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Patterns, Purists, and Sinkholes

Before I was a geek, I was a Geologist. A Geophysicist to be precise – but mostly I just tell people I was a Geologist. I worked a lot with environmental cleanup, but I also spent a lot of time doing what’s known as “Geotechnical” work – the stuff that happens before buildings are built and holes are dug. It can be kind of boring, but it’s crucially important.

One day I was sitting in our lab with some dark Bay Mud in a crucible, slowly adding water in measured doses and then pouring the mud through a screen and weighing out differences. I won’t bore you with the details – I’ll just tell you that I was 23 and cranky that this is what my career amounted to – a bunch of rigorous nonsense where I got to weigh mud.

I started complaining and mumbling and my boss (who was a patient to no end) filled me in on some details:

What you’re doing, Rob, is measuring the amount of clay that’s in soil at this site. The water you’re using dissolves the clay, and the screen removes the sand from the clay/sand slurry that you’re mixing in the crucible. We need to know how much clay is in the ground so we can know how much it will swell in the winter when it rains. This will keep the building from expanding/contracting and falling over into resultant sinkholes.

I won’t bore you with the rest. Suffice to say this: building things has been around for a long time, and it took a WHOLE LOT of buildings falling over before some smart guys (let’s call them purists) got together and said “we should do it this way”. They then convinced their local governments and boom, the building code is born.

Geek Building Codes
My house is built on volcanic clay that’s been amended to some percentage of clay/sand/aggregate so that my house can stay standing for at least 50 years (not counting hurricanes). I’m pretty grateful for that, because I *absolutely know* that if the builder didn’t need to do it, he wouldn’t. Amending and backfilling that much soil sucks, and I don’t want to depend on the original builder to get that right (cause I tell ya, they skimped on a whole bunch of other stuff that I’ve been fixing!).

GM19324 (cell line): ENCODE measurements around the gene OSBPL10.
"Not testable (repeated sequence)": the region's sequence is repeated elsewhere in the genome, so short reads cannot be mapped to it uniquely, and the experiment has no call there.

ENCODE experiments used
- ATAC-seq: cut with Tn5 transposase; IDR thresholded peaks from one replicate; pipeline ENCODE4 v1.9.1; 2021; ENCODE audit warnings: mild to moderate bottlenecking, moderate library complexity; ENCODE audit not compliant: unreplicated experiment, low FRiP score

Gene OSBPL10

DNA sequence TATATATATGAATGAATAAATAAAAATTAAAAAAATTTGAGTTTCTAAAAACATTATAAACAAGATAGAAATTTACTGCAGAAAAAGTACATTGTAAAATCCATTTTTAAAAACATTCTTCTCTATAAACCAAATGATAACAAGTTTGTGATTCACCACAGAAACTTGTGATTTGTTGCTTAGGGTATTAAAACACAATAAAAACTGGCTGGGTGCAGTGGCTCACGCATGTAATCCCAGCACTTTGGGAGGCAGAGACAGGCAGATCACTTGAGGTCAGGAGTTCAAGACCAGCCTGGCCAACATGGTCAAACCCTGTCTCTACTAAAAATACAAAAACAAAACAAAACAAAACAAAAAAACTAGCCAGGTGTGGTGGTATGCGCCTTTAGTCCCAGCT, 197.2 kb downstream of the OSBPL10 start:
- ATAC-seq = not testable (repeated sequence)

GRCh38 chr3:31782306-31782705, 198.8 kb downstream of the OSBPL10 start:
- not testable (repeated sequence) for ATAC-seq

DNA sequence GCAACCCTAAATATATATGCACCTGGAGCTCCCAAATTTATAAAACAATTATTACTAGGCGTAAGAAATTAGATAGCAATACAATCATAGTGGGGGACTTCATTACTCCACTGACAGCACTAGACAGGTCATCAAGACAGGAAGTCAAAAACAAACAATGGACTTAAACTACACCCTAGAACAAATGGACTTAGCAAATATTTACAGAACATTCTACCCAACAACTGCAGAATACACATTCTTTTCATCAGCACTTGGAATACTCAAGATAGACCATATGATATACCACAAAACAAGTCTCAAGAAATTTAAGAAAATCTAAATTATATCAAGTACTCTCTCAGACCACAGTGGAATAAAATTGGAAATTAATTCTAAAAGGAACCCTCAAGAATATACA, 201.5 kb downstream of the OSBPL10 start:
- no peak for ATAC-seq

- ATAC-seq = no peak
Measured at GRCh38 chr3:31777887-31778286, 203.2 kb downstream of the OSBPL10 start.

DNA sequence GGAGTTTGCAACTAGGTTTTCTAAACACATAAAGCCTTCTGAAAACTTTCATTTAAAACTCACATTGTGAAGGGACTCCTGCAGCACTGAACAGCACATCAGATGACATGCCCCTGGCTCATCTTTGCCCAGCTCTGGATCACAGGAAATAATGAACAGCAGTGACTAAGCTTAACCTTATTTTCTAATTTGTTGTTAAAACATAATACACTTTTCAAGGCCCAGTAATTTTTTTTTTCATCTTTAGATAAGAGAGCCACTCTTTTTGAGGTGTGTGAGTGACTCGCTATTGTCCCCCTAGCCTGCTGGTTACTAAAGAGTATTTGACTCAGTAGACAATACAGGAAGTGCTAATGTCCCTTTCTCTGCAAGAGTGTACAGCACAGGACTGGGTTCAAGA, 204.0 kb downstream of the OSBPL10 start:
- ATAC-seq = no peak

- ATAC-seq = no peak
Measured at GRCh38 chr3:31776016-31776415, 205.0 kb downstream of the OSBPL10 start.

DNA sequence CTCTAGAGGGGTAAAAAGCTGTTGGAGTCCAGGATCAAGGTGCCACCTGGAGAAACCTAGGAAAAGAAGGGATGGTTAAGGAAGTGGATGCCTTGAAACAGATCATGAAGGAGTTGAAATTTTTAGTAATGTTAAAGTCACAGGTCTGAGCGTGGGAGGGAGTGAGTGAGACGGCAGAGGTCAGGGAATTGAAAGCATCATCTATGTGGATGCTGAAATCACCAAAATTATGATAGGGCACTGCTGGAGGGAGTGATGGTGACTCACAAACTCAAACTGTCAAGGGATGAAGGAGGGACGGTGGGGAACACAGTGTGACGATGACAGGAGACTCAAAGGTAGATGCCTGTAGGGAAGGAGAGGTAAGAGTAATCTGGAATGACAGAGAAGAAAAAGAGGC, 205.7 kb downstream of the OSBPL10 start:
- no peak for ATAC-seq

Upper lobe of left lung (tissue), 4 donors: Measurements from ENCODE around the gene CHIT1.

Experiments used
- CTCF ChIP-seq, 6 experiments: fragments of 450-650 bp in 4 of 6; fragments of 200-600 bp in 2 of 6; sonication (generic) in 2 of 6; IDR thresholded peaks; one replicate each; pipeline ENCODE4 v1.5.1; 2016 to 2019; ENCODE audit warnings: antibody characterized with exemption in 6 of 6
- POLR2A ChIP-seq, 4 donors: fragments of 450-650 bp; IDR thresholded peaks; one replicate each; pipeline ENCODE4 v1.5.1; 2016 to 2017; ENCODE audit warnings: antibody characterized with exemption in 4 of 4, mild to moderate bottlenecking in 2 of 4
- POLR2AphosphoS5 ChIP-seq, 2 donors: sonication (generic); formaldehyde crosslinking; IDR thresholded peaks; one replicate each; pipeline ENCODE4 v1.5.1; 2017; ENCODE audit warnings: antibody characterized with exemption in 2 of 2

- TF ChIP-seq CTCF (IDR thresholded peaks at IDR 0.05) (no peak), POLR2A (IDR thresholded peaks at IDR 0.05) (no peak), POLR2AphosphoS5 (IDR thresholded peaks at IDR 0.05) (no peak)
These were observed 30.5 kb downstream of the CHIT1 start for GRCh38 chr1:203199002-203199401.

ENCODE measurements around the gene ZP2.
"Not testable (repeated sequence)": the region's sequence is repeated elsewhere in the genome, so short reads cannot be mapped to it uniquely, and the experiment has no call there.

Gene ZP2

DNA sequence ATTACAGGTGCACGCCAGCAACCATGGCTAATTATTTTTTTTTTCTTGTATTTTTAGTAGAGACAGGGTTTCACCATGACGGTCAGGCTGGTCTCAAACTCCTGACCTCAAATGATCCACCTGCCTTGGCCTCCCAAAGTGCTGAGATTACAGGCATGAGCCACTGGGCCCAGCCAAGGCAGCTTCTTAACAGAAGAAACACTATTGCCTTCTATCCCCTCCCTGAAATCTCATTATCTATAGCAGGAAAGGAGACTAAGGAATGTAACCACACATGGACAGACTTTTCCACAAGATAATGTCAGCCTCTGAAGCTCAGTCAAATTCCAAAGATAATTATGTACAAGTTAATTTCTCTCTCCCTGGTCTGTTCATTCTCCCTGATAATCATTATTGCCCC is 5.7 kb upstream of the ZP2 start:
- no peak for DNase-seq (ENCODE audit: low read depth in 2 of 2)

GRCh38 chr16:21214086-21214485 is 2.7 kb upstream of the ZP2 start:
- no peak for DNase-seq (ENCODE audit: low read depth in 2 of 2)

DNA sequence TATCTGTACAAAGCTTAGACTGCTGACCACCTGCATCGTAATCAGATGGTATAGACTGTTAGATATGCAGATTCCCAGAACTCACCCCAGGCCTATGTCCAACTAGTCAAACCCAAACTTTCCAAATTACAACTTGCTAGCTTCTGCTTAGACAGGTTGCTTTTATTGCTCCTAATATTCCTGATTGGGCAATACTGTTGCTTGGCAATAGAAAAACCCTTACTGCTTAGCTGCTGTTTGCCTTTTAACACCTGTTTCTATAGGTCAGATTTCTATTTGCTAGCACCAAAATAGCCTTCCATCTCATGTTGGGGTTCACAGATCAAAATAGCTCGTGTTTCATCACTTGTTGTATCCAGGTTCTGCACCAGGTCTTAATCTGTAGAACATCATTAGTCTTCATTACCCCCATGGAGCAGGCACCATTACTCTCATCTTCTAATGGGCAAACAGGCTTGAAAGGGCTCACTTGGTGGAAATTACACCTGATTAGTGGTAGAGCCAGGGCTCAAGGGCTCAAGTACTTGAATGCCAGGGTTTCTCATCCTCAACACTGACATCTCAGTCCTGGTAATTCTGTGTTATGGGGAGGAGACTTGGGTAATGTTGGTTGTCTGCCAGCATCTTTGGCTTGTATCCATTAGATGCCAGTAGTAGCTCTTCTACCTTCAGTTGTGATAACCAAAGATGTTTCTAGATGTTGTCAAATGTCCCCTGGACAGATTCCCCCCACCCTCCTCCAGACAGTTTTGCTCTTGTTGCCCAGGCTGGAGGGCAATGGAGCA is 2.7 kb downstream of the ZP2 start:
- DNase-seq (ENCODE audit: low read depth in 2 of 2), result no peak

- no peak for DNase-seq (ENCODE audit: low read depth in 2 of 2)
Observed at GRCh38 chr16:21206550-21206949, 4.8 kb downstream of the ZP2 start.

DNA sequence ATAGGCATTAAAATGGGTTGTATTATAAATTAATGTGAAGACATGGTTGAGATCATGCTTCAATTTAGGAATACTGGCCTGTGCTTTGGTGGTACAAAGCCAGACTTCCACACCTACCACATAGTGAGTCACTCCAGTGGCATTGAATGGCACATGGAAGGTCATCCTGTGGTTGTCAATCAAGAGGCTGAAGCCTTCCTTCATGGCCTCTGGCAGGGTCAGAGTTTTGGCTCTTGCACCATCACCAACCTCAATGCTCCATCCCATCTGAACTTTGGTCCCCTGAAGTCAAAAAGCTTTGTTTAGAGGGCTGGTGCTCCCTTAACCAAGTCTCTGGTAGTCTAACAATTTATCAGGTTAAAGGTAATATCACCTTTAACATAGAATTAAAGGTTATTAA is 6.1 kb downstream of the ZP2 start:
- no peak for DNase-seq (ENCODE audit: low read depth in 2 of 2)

Our industry doesn’t have building codes and as such need to compare what we make with what other people make in order to gauge how good our stuff is. That usually results in purse fights and secret clubs, and rarely does much for us as an industry and I can see why people might shy away from engaging in these conversations.

But to stop asking is to stop learning. Worse yet – to suggest that it’s not even worthwhile is utterly absurd. It drives me nuts when people write posts that suggest that principles and standards of quality are cumbersome (even if they didn’t mean to suggest it – which I don’t think Jeff did – read the comments and you’ll know what I mean):

The bigger and more grandiose the set of rules you come up with, the more severe the danger. A few broad guidelines on a paint can begets thirty rules for painting, which begets a hundred detailed principles of painting..

Pretty soon you’ll find yourself believing that every possible situation in software development can be prescribed, if only you could come up with a sufficiently detailed set of rules! And, of course, a critical mass of programmers patient enough to read Volumes I – XV of said rules. You’ll also want to set up a few messageboards for these programmers to argue endlessly amongst themselves about the meaning and interpretation of the rules.

Now let’s transpose this sentence a bit, and apply it to an industry that’s just like ours (the building industry, as discussed above), but a whole lot more mature (my replacements in brackets):

The bigger and more grandiose the set of rules you come up with [for building houses], the more severe the danger [of never getting the house built]. A few broad guidelines on a paint can begets thirty rules for painting, which begets a hundred detailed principles of painting..

Pretty soon you’ll find yourself believing that every possible situation in [building a house] can be prescribed, if only you could come up with a sufficiently detailed set of [plans]! And, of course, a critical mass of [builders] patient enough to read Volumes I – XV of [the local building code]. You’ll also want to set up a few [city building inspectors] for these [builders] to argue endlessly amongst themselves about [whether the builder built your house properly].

Properly Breaking The Rules